Where There’s a Will… or When There Isn’t…

By:  Thad Ismart, CFP ® – Financial Planner

What do Picasso, Abraham Lincoln, Martin Luther King Jr., and Howard Hughes have in common? They all passed away intestate—that is, they passed away without a Will. If you have not created a Will, then you have something in common with some of the richest and most famous people in history! However, this is not good news.

You might be thinking, “Why does this matter?” If you pass away without a
Will in Maryland, your probate assets will go to your closest relatives under state “intestate succession” laws. Probate assets are assets that have predeceased or missing beneficiaries, individually owned assets, and tenant-in-common assets. Under “intestate succession” laws, the distribution of your assets follows an order of succession, depending on whether or not you have living children, parents, or other close relatives when you pass away. In addition, the courts will appoint a guardian for your minor children and a custodian for any assets transferred to them. Not only is it possible that the guardian and custodian might not be the same person, but he and/or she might not even be someone you would have liked to fulfill these responsibilities. Finally, without proper tax planning, you would not be able to take advantage of the Maryland estate-tax exemption, potentially paying unnecessary state estate taxes.

Everyone has an estate plan. Even if you have not created any estate documents, your state has created an estate plan for you. Your state has decided how your assets pass, based on your living heirs. There is an order of succession that is followed until a living relative is found. For example, when Howard Hughes passed away without a Will, his assets were divided evenly among his 22 cousins, who were his closest living relatives at the time of his death. Why let the state decide who gets your assets? Creating a Will ensures that your intentions will be honored.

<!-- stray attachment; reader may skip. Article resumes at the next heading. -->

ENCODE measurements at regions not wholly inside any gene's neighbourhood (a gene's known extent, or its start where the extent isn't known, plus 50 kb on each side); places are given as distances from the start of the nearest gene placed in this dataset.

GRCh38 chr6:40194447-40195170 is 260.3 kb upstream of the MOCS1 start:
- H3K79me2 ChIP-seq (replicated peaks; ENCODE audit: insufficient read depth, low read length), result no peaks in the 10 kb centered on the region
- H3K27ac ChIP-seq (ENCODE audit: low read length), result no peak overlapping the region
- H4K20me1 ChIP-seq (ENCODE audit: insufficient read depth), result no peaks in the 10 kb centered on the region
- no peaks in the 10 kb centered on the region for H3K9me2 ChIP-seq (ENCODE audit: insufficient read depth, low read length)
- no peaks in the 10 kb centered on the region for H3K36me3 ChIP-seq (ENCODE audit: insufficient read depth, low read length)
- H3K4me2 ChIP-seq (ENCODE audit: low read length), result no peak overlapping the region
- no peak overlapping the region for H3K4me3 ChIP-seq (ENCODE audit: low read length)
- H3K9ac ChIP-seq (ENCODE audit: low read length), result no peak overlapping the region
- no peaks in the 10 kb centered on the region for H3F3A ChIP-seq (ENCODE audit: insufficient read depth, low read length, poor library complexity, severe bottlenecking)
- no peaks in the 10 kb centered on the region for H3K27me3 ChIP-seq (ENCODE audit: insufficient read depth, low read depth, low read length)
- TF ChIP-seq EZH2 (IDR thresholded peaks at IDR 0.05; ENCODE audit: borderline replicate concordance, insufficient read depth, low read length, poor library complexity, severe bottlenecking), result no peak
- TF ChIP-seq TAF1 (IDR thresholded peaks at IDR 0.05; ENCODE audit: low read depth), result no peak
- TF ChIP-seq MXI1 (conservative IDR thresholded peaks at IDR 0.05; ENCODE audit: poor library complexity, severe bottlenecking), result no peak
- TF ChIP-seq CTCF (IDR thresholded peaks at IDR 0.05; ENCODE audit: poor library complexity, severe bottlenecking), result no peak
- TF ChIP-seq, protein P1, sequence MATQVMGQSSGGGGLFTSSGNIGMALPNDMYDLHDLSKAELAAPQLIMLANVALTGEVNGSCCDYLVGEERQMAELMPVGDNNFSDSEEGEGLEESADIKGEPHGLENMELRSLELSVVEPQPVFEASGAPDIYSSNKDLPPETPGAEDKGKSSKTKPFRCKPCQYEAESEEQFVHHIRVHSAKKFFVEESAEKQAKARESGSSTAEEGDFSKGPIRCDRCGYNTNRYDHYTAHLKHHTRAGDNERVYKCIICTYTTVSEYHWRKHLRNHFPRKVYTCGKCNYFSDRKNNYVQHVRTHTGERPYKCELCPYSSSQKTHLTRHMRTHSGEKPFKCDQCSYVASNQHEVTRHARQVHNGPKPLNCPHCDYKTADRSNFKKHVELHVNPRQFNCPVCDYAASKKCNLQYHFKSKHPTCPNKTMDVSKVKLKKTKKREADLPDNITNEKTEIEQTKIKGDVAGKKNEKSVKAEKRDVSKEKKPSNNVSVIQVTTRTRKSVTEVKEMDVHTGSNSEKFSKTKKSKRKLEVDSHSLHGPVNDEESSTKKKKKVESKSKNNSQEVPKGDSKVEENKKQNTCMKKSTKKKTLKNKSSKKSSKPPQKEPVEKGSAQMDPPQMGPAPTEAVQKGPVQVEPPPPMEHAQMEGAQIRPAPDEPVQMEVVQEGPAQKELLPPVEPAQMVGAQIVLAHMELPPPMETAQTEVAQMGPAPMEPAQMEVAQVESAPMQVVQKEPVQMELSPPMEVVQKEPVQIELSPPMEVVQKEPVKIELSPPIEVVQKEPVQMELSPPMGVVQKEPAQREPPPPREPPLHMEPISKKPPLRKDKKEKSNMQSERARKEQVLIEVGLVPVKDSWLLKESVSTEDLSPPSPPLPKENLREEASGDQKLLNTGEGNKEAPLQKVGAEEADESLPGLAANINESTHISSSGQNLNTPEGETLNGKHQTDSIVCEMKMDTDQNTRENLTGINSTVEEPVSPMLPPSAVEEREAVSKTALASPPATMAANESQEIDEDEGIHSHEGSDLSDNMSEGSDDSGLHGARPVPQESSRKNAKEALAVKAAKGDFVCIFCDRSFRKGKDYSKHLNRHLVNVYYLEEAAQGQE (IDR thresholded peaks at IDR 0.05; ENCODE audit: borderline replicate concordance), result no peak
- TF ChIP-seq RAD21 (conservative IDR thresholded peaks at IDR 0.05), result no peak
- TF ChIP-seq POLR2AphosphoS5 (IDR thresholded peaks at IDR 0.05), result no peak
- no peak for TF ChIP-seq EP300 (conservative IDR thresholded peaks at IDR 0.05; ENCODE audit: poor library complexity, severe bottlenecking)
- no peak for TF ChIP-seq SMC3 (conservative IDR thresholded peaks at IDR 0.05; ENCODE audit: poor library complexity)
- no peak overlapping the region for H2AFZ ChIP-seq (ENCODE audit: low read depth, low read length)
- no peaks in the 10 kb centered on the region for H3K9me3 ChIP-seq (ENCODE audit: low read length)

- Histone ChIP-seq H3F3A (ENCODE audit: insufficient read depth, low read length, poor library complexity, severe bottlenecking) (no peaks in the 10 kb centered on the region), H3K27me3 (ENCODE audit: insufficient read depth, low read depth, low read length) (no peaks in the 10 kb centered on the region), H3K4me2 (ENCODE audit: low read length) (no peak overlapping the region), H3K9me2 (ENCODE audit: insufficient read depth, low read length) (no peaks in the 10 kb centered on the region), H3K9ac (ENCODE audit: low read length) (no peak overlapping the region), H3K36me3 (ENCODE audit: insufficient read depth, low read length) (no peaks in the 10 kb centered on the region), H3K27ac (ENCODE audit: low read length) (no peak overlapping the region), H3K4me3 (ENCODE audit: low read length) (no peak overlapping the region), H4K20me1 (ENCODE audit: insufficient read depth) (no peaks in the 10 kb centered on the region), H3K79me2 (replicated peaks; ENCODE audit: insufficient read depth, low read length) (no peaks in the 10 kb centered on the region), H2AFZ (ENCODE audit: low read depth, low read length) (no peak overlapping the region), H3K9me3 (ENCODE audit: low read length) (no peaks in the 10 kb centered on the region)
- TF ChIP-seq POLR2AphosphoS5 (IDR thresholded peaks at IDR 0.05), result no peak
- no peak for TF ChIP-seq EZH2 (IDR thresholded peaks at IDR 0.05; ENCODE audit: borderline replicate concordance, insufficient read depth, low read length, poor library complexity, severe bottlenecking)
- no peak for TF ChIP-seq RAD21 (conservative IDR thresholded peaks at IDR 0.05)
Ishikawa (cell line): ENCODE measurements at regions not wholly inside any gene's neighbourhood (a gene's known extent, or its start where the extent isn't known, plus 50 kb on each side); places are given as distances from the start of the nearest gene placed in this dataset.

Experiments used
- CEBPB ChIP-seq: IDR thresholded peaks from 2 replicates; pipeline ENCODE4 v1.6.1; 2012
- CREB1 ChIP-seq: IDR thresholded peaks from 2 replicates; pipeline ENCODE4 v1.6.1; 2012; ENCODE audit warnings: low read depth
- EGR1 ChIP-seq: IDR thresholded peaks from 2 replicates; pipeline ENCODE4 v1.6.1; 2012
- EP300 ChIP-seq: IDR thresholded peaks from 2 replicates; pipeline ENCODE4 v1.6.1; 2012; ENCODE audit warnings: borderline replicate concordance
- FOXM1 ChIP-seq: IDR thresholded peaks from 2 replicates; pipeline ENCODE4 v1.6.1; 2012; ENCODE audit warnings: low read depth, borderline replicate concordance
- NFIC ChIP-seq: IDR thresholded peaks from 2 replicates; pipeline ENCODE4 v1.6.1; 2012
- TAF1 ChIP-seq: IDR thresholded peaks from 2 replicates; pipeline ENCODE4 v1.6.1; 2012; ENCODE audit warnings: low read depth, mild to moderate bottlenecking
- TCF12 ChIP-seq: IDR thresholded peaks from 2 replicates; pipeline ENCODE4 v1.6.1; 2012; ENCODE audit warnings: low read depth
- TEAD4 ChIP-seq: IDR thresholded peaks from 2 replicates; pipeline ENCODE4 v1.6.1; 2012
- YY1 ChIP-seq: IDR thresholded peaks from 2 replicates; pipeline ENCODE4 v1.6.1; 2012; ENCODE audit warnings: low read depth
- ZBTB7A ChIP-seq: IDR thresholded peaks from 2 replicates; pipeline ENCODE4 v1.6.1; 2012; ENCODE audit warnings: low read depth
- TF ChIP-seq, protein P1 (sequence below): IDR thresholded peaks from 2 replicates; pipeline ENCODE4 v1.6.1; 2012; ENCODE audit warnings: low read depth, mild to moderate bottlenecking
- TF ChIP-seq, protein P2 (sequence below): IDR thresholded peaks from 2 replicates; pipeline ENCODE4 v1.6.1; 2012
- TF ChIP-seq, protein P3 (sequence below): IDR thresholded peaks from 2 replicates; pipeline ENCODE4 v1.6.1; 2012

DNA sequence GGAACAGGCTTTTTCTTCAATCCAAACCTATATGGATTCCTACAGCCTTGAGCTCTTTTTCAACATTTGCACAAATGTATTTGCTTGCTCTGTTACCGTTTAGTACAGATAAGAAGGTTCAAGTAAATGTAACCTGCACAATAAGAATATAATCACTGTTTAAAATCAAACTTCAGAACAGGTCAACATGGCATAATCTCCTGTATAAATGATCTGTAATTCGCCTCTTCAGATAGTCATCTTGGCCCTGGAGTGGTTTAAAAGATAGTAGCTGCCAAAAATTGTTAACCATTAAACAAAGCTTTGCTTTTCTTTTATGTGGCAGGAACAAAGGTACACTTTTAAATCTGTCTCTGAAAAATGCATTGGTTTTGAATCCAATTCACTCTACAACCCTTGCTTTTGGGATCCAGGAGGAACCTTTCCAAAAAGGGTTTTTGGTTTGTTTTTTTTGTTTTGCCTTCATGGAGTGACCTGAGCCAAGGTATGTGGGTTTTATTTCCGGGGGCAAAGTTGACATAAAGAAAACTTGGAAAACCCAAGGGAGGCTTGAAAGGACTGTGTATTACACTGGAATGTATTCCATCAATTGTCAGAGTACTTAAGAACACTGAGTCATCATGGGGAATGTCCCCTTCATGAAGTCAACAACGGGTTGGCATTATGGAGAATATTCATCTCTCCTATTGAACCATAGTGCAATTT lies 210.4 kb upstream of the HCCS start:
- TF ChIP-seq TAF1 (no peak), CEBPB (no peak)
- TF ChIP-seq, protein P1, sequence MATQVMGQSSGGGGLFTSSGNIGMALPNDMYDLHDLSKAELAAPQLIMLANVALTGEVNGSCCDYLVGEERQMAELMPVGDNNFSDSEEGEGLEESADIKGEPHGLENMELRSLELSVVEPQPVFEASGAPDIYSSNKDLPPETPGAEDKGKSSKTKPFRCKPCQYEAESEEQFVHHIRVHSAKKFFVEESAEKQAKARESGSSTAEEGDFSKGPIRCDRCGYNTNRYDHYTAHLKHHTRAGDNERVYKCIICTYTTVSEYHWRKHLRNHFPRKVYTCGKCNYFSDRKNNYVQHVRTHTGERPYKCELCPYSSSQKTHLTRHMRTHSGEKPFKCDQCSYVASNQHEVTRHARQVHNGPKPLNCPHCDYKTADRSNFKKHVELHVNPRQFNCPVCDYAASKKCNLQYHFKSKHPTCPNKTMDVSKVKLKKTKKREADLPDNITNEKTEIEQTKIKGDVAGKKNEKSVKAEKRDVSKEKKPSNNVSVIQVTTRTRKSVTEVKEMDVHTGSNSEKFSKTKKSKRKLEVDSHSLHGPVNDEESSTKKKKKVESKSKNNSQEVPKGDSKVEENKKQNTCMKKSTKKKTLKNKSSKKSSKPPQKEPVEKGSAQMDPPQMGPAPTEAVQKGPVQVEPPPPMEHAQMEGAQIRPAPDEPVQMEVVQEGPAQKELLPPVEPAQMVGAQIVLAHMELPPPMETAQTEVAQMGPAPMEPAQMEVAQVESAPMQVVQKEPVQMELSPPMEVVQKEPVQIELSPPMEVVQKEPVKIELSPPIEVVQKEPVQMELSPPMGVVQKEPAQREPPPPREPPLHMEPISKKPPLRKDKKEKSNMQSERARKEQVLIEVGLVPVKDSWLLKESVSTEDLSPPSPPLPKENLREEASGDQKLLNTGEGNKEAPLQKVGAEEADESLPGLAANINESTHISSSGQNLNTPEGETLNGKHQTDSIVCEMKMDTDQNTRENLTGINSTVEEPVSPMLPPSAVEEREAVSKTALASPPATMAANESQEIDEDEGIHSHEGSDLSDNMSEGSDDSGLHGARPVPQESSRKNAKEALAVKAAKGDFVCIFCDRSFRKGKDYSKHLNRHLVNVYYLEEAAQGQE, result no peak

If you have minor children, naming a guardian is the most important reason to create a Will. This will ensure that your children are cared for by the person(s) whom you deem best suited, rather than letting the courts decide whom that will be. In addition, you can include a minor’s trust in your Will and name a trustee who will manage any assets left to your children. Without a Will, Maryland courts will appoint a custodian (who may or may not be your child’s guardian) and establish a Uniform Trust to Minors Act (UTMA) account for each child’s inheritance.   The custodian will have to present to theMaryland courts an accounting of the expenditures from the UTMA accounts. In addition, the children will receive the assets in the trust at age 21 (often too young to responsibly manage a large sum of money).

If you are married and your net worth (investments, house, life insurance, etc.) is greater than $1,000,000 and you have not created any estate documents or done any tax planning, then you might pay more state estate tax than necessary when you pass away. By including tax-planning strategies in your Will in the state of Maryland, you can take advantage of its estate-tax exemption. In order to take advantage of each spouse’s state estate-tax exemption, you must plan for it in your Wills.

Your Will and other estate documents should be reviewed every two years to make sure they still fulfill your wishes. Spend time now to give you and your heirs the peace of mind that comes from knowing that your affairs are in order.

Contact us if you would like to learn more about how BWFA can work with you and an estate attorney to create an estate plan suited to your needs and circumstances.